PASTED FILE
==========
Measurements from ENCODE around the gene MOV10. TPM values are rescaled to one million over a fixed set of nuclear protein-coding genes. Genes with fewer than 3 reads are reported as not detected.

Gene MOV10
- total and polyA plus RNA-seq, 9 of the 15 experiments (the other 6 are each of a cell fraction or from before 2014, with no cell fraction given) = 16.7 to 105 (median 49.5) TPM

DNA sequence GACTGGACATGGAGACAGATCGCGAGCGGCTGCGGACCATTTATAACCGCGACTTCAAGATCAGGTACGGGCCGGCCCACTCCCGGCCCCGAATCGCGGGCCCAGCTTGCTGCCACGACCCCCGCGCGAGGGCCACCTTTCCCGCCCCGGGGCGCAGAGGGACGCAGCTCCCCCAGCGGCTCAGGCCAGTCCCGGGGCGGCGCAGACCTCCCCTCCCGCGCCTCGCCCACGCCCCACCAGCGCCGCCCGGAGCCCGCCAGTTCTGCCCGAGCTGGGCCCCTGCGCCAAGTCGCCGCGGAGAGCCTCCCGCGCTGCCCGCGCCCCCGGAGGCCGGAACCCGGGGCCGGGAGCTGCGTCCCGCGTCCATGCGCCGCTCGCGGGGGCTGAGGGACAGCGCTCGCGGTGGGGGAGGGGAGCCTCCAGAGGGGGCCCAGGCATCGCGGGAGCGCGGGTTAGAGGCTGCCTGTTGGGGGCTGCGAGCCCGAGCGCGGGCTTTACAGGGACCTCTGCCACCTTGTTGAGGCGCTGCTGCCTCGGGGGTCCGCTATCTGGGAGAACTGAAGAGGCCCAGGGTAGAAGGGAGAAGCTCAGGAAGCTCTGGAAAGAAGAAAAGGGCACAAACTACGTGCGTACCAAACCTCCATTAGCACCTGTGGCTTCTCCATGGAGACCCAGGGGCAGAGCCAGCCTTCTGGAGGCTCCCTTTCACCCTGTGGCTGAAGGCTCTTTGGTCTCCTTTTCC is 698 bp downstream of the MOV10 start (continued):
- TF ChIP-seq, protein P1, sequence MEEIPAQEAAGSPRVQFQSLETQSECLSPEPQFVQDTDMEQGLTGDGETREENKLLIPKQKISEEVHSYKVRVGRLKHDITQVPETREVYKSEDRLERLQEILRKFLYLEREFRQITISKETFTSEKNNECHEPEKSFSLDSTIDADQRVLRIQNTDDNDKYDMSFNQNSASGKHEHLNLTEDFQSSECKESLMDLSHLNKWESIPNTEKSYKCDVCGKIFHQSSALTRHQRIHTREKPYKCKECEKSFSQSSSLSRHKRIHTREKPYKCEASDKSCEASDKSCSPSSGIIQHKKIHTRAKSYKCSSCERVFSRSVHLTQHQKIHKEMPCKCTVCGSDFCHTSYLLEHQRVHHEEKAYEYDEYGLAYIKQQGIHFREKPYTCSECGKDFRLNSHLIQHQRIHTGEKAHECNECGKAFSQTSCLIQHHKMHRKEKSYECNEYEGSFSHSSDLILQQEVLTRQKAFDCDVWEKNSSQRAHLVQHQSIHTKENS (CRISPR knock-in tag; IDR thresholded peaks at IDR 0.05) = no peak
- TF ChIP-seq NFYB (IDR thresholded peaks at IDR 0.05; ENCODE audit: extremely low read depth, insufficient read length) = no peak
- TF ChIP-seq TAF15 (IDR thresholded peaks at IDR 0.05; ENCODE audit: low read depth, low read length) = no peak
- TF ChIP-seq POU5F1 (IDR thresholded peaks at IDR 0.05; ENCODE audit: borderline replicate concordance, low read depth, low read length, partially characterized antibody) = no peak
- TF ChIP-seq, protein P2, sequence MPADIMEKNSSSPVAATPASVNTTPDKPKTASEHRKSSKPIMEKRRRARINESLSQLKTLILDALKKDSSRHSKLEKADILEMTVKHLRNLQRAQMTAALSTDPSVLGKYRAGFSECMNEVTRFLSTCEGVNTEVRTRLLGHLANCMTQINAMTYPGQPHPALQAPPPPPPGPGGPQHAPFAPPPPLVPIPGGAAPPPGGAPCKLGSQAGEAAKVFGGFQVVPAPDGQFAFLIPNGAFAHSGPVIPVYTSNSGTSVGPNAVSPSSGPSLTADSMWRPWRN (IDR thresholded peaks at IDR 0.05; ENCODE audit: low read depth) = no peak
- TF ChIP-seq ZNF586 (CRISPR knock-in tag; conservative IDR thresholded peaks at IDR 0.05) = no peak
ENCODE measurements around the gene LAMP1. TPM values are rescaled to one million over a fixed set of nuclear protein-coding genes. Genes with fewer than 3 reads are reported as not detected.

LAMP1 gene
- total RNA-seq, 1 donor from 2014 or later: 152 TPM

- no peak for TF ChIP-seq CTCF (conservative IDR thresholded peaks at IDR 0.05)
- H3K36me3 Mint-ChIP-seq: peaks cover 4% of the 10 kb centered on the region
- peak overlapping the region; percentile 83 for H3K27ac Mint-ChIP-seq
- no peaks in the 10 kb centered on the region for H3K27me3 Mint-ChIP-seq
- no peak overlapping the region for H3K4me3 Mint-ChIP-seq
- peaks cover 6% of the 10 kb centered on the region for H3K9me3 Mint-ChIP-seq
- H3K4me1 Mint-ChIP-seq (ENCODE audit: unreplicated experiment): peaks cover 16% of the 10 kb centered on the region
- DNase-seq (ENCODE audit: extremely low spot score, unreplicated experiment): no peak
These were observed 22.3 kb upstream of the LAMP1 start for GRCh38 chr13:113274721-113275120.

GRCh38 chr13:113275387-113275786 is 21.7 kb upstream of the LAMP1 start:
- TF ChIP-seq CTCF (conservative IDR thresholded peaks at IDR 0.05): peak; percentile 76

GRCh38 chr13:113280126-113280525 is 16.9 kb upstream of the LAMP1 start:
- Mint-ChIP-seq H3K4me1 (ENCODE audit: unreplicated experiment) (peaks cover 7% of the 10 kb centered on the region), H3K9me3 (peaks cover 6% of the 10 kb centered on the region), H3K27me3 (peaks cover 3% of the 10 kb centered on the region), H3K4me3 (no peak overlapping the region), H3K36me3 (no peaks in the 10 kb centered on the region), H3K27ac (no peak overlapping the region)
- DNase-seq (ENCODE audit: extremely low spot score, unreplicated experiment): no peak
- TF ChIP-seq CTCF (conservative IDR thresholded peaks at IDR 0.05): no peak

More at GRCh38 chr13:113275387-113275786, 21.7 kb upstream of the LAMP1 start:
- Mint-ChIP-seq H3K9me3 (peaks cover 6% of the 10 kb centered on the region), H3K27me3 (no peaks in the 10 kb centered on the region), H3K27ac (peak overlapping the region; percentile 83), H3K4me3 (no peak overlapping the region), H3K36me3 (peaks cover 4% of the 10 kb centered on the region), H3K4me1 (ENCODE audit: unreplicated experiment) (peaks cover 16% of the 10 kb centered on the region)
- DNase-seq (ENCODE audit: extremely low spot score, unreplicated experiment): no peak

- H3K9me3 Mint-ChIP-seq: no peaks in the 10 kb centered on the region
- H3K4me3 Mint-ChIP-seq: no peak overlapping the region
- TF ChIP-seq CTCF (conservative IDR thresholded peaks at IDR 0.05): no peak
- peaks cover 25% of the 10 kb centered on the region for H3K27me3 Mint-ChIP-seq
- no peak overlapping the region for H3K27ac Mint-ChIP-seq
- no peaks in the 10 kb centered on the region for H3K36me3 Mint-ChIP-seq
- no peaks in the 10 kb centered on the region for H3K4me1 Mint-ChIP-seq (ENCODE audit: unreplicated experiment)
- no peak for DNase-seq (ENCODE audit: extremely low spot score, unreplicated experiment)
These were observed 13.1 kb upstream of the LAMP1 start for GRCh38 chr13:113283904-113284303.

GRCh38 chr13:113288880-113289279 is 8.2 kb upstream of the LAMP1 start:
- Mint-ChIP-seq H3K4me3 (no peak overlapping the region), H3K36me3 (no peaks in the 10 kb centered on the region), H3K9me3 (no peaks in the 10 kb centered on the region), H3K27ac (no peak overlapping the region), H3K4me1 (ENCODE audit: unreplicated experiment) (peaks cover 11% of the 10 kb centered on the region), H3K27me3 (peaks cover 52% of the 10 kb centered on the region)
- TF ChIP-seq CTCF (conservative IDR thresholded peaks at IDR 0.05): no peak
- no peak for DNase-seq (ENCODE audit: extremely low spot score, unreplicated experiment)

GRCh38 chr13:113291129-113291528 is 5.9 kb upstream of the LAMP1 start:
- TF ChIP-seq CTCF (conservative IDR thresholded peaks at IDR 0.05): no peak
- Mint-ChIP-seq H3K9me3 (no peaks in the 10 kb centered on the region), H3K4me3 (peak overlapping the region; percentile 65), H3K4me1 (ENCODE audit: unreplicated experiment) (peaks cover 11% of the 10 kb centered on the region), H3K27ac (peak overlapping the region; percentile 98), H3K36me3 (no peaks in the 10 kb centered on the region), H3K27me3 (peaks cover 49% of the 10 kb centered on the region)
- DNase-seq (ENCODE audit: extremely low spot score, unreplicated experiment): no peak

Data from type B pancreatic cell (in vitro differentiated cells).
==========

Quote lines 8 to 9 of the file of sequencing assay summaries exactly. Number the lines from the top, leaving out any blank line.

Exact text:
- TF ChIP-seq POU5F1 (IDR thresholded peaks at IDR 0.05; ENCODE audit: borderline replicate concordance, low read depth, low read length, partially characterized antibody) = no peak
- TF ChIP-seq, protein P2, sequence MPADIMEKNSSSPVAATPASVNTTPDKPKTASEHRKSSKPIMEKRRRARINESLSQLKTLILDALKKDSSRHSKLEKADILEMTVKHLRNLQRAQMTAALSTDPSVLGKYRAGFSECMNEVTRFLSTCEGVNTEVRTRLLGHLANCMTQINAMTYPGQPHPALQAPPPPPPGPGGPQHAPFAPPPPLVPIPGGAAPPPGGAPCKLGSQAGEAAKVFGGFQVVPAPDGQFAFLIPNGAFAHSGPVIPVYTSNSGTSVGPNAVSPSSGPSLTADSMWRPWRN (IDR thresholded peaks at IDR 0.05; ENCODE audit: low read depth) = no peak